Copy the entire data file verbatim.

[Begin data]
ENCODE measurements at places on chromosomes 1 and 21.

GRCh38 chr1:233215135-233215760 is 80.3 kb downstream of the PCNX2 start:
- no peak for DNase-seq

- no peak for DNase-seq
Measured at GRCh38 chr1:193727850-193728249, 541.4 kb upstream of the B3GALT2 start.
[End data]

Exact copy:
ENCODE measurements at places on chromosomes 1 and 21.

GRCh38 chr1:233215135-233215760 is 80.3 kb downstream of the PCNX2 start:
- no peak for DNase-seq

- no peak for DNase-seq
Measured at GRCh38 chr1:193727850-193728249, 541.4 kb upstream of the B3GALT2 start.